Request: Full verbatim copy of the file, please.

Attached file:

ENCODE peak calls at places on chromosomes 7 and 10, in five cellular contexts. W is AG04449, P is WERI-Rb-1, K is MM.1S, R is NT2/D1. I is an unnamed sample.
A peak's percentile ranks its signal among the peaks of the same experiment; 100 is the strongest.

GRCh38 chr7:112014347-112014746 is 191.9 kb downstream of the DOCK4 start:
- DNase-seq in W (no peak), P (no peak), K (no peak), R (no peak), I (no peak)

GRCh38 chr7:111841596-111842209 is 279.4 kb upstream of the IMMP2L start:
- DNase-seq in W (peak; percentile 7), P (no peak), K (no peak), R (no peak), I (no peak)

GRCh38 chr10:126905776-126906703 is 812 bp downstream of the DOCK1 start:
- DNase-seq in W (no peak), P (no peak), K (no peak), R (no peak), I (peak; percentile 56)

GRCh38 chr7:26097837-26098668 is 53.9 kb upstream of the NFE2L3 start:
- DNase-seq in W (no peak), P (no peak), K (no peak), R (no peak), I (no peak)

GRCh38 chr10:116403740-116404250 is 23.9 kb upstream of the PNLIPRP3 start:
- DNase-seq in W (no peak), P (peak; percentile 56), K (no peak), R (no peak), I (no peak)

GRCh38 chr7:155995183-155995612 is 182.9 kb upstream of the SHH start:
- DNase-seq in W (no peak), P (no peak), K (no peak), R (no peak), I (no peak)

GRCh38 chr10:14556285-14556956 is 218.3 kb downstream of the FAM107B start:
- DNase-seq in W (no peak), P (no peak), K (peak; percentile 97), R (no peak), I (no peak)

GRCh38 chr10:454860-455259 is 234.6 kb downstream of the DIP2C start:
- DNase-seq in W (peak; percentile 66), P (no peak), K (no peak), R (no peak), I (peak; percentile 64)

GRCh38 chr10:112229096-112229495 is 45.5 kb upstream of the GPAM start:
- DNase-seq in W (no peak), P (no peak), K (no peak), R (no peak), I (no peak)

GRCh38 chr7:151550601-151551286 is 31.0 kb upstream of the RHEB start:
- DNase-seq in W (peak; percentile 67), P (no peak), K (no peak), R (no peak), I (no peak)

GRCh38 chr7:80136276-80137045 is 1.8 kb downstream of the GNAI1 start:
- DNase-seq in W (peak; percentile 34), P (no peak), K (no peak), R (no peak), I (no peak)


ENCODE peak calls at places on chromosomes 7 and 10, in five cellular contexts. W is AG04449, P is WERI-Rb-1, K is MM.1S, R is NT2/D1. I is an unnamed sample.
A peak's percentile ranks its signal among the peaks of the same experiment; 100 is the strongest.

GRCh38 chr7:112014347-112014746 is 191.9 kb downstream of the DOCK4 start:
- DNase-seq in W (no peak), P (no peak), K (no peak), R (no peak), I (no peak)

GRCh38 chr7:111841596-111842209 is 279.4 kb upstream of the IMMP2L start:
- DNase-seq in W (peak; percentile 7), P (no peak), K (no peak), R (no peak), I (no peak)

GRCh38 chr10:126905776-126906703 is 812 bp downstream of the DOCK1 start:
- DNase-seq in W (no peak), P (no peak), K (no peak), R (no peak), I (peak; percentile 56)

GRCh38 chr7:26097837-26098668 is 53.9 kb upstream of the NFE2L3 start:
- DNase-seq in W (no peak), P (no peak), K (no peak), R (no peak), I (no peak)

GRCh38 chr10:116403740-116404250 is 23.9 kb upstream of the PNLIPRP3 start:
- DNase-seq in W (no peak), P (peak; percentile 56), K (no peak), R (no peak), I (no peak)

GRCh38 chr7:155995183-155995612 is 182.9 kb upstream of the SHH start:
- DNase-seq in W (no peak), P (no peak), K (no peak), R (no peak), I (no peak)

GRCh38 chr10:14556285-14556956 is 218.3 kb downstream of the FAM107B start:
- DNase-seq in W (no peak), P (no peak), K (peak; percentile 97), R (no peak), I (no peak)

GRCh38 chr10:454860-455259 is 234.6 kb downstream of the DIP2C start:
- DNase-seq in W (peak; percentile 66), P (no peak), K (no peak), R (no peak), I (peak; percentile 64)

GRCh38 chr10:112229096-112229495 is 45.5 kb upstream of the GPAM start:
- DNase-seq in W (no peak), P (no peak), K (no peak), R (no peak), I (no peak)

GRCh38 chr7:151550601-151551286 is 31.0 kb upstream of the RHEB start:
- DNase-seq in W (peak; percentile 67), P (no peak), K (no peak), R (no peak), I (no peak)

GRCh38 chr7:80136276-80137045 is 1.8 kb downstream of the GNAI1 start:
- DNase-seq in W (peak; percentile 34), P (no peak), K (no peak), R (no peak), I (no peak)